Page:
Are Backbends Bad for You?

Backbend. Full Wheel. Bridge. Upward Facing Bow. You saw someone do it on Instagram, now you’re gonna try.

Not so fast, Sparky.

Whatever you want to call it, the backbend is a fantastic exercise–IF you do the work to prepare for it. The main problem lies at the end of the previous sentence. Most people think of training for the backbend, and training the backbend as the same thing.

Lay A Foundation
The key is in laying down a foundation and understanding the components. Let’s break it down joint-by-joint. We’ll stick to the most important areas, but you’ll want to work on your total body mobility, of course.


Thoracic Bridge

Hip Extension
If you can’t extend your hips, your low back is going to likely try to compensate by hyperextending. Better open those hips with a neutral spine before you start trying to integrate it into a full backbend.

Spinal Extension
Your lumbar spine has a natural curve (lordosis) which you want as part of a backbend, but you want a long, smooth curve rather than a sharp turn. When you start working backbends, you’ll want to keep an eye out for any sharp turns through the spine. The thoracic spine (middle 12 vertebra) has a natural curve the opposite direction of a backbend, so any immobility here is going to create major havoc. If your thoracic spine is too tight, it is going to cause one of two problems: Lock up your shoulders, or make your lower back compensate. Which leads us to #3…

Shoulder Flexion
Reaching your arms straight overhead and behind you is a very important piece of the puzzle. If you can’t get your arms close to vertical, you are going to really jack up your low back–or your wrists. Owning a nice overhead position is paramount to make sure you don’t mess up your wrists. If your arms point down at a 45 degree angle, you’ve got some problems and you shouldn’t just keep hammering away at your bridges. Get your shoulders right first. To do this, follow the recipe laid out in Simple Shoulder Solution (Core/Breathing, Thoracic Spine, Scapula, Glenohumeral Joint).

Put in the Work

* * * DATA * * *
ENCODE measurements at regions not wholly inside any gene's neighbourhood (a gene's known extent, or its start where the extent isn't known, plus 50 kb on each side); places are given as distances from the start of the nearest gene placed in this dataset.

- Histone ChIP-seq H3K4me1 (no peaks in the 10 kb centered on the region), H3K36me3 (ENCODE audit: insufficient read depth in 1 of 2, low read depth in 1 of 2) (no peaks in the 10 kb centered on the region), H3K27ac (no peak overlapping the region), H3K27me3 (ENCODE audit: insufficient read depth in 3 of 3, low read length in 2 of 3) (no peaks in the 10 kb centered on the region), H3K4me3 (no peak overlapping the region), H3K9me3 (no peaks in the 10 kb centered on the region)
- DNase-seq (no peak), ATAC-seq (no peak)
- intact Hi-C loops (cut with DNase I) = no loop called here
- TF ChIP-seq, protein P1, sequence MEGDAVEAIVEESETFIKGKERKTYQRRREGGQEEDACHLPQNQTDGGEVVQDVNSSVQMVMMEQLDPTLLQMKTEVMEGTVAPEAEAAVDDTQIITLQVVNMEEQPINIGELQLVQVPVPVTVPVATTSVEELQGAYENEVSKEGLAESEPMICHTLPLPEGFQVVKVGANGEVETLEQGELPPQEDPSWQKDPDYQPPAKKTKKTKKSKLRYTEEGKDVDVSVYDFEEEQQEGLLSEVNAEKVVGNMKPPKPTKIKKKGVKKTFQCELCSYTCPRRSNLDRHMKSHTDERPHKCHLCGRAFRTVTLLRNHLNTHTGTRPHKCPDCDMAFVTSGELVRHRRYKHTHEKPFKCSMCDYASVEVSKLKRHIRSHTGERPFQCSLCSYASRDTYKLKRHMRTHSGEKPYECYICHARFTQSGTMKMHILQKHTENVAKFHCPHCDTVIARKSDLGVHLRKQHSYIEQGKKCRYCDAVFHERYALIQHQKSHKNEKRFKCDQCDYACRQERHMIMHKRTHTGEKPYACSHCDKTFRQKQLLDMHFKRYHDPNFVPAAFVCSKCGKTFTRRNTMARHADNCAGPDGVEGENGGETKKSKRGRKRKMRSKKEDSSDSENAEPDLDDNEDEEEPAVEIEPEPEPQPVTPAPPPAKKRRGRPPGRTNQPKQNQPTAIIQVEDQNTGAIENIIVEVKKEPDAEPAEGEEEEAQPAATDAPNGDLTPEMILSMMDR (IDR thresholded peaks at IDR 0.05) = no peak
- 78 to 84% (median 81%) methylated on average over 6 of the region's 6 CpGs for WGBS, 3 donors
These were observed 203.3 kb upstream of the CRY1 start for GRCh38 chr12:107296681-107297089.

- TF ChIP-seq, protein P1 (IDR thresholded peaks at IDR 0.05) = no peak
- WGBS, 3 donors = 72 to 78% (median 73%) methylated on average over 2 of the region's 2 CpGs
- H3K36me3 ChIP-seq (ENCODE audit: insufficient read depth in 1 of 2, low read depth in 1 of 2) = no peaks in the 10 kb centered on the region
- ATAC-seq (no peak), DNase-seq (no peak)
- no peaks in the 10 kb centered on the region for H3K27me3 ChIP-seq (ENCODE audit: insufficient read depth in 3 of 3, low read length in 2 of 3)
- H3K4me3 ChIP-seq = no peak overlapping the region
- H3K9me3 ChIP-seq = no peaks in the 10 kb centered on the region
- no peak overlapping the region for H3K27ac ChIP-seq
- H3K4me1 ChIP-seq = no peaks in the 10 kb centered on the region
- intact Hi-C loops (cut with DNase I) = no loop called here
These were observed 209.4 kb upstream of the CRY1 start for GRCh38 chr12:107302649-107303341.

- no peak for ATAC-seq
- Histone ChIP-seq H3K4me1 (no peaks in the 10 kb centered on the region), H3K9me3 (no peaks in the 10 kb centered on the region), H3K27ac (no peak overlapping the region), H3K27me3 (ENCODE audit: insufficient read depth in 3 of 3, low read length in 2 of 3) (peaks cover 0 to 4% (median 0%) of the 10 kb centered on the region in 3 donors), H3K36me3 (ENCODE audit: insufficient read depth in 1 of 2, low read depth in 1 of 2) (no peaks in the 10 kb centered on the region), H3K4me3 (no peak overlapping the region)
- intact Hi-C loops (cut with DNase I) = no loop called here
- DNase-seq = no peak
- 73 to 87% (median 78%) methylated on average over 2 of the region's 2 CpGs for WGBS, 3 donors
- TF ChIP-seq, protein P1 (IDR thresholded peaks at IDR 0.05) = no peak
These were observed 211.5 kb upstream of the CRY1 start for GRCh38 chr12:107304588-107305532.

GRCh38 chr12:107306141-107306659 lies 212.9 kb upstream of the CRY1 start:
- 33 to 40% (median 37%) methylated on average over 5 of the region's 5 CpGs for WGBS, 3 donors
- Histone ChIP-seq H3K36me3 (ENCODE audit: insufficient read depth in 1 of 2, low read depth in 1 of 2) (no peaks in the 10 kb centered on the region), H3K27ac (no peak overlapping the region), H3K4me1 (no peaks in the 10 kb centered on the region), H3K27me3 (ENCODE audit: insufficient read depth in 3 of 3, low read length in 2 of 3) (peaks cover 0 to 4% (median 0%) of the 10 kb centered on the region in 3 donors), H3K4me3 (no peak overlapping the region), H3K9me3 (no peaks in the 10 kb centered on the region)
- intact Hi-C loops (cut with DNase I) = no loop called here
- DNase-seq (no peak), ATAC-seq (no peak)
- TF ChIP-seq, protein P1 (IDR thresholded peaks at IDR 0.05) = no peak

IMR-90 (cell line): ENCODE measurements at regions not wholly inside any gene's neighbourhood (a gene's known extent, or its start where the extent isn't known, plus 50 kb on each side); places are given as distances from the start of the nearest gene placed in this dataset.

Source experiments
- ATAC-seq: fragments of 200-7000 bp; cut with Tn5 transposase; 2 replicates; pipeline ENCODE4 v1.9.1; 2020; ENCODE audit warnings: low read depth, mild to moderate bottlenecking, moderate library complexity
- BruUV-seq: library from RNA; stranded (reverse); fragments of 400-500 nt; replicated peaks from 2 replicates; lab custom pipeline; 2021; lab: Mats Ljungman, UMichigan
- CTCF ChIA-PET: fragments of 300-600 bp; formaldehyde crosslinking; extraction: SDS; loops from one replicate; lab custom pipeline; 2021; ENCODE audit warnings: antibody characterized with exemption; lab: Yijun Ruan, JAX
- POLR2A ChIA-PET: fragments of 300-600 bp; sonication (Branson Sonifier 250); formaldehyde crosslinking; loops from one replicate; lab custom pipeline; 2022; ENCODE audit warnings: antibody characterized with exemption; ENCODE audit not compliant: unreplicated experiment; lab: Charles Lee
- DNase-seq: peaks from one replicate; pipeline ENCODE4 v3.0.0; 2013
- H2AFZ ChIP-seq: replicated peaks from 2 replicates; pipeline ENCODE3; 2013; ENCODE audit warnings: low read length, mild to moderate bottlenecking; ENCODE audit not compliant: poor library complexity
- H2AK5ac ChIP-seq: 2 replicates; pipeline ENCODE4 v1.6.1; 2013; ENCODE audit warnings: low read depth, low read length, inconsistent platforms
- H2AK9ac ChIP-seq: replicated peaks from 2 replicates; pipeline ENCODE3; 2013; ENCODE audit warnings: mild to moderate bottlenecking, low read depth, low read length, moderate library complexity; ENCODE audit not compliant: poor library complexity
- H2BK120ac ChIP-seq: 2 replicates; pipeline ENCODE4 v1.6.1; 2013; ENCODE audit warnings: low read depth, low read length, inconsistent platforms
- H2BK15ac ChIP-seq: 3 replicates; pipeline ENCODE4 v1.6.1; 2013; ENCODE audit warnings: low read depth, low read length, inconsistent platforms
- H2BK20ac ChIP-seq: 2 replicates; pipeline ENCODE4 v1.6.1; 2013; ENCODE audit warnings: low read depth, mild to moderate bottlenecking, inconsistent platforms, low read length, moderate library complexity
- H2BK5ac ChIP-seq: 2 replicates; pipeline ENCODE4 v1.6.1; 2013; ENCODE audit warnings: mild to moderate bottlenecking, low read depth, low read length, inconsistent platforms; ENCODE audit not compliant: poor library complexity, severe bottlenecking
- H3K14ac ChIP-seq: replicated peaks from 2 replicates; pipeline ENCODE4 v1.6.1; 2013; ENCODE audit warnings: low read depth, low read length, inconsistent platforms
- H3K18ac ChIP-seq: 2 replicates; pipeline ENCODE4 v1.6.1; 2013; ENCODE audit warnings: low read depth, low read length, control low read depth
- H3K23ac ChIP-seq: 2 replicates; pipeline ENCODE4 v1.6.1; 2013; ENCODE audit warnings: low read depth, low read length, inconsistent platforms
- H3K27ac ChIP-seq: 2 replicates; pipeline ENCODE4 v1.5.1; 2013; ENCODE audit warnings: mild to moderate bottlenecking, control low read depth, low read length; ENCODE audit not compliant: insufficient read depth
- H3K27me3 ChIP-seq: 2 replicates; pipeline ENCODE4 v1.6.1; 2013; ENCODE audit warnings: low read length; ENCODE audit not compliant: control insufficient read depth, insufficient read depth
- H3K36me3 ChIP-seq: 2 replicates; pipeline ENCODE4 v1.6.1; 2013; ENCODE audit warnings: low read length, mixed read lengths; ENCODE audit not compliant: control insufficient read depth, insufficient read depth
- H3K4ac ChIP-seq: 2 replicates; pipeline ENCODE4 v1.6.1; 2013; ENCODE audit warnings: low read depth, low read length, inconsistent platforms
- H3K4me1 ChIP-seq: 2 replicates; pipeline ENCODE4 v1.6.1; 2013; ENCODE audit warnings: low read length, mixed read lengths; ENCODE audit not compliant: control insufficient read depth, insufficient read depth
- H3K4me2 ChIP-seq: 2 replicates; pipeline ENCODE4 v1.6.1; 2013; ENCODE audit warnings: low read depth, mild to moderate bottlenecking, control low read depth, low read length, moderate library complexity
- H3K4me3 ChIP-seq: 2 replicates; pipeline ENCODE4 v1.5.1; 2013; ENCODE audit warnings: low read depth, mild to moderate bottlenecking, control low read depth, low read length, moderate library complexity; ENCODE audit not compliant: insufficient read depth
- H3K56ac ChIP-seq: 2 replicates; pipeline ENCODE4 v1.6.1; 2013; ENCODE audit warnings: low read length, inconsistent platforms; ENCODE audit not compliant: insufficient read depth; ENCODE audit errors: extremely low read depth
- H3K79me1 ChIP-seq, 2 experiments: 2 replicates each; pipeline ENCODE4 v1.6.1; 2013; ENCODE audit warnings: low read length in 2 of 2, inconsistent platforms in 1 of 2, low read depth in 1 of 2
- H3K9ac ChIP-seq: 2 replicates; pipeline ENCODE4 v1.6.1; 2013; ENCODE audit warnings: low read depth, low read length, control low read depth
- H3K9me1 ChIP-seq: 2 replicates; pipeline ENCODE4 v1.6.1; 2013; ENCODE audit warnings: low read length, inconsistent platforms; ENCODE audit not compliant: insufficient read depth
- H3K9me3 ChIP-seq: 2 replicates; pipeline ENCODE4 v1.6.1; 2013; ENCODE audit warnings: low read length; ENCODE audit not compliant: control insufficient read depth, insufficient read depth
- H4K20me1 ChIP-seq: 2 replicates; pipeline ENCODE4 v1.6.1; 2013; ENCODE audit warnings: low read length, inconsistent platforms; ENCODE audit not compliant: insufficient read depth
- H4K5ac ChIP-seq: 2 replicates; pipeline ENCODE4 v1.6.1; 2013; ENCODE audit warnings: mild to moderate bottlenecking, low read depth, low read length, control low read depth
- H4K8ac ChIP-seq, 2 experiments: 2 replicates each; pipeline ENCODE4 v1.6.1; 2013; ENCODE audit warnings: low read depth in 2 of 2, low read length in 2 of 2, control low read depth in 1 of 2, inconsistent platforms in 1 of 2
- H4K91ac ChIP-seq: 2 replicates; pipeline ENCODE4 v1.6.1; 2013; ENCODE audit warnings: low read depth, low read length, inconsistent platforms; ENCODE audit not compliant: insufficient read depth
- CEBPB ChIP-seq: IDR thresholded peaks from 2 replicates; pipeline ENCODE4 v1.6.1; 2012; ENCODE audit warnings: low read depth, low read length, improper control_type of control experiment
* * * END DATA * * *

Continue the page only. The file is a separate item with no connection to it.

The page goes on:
So here’s what I want you to do next time you think you’d like to try some backbends.

    1. Open up the hips into extension–use a a kneeling backbend variation and support yourself with your hands. Do some glute contractions, keep the abs short (prevent hyperextension at the lumbar spine) and work on some deep belly breathing as you increase the range.
    2. Next, work on your thoracic extension. You can do some thoracic bridges to start getting things opened up, and from there you can work on some of the ring stretches in the video, that doubles as a shoulder flexion drill.
    3. Finish with some active superman, and some upward facing bow poses (also seen in video) before you jump into your backbend to get that motion warmed up and activate all the muscles responsible for that posterior chain activation during the anterior chain stretch.

The backbend is a static position, but you shouldn’t just train it statically. You will want to own the position and work on some deep belly breathing as you increase the range of motion. Additionally, work on some bridge push-ups (easier than you think) as an important component in developing a solid backbend.

exercise-ball-backbendNot Ready?
Don’t jump to a movement you have no business doing. Using a prop such as a swiss ball can be very beneficial while building a foundation. The round shape will help encourage the smooth curve in your spine we are looking for. Lay over the ball, get your hands planted, and start working on some bridges from there. Stretch, breathe, repeat.

Working on the backbend is a worthwhile endeavor, IF you have the prerequisite mobility. Without the right mobility in the above specified areas, you will hurt yourself–bottom line. Once you have achieved those prerequisites, you can build some great end-range strength with backbends.

Better Every Day,

Leave a comment

Your email address will not be published. Required fields are marked *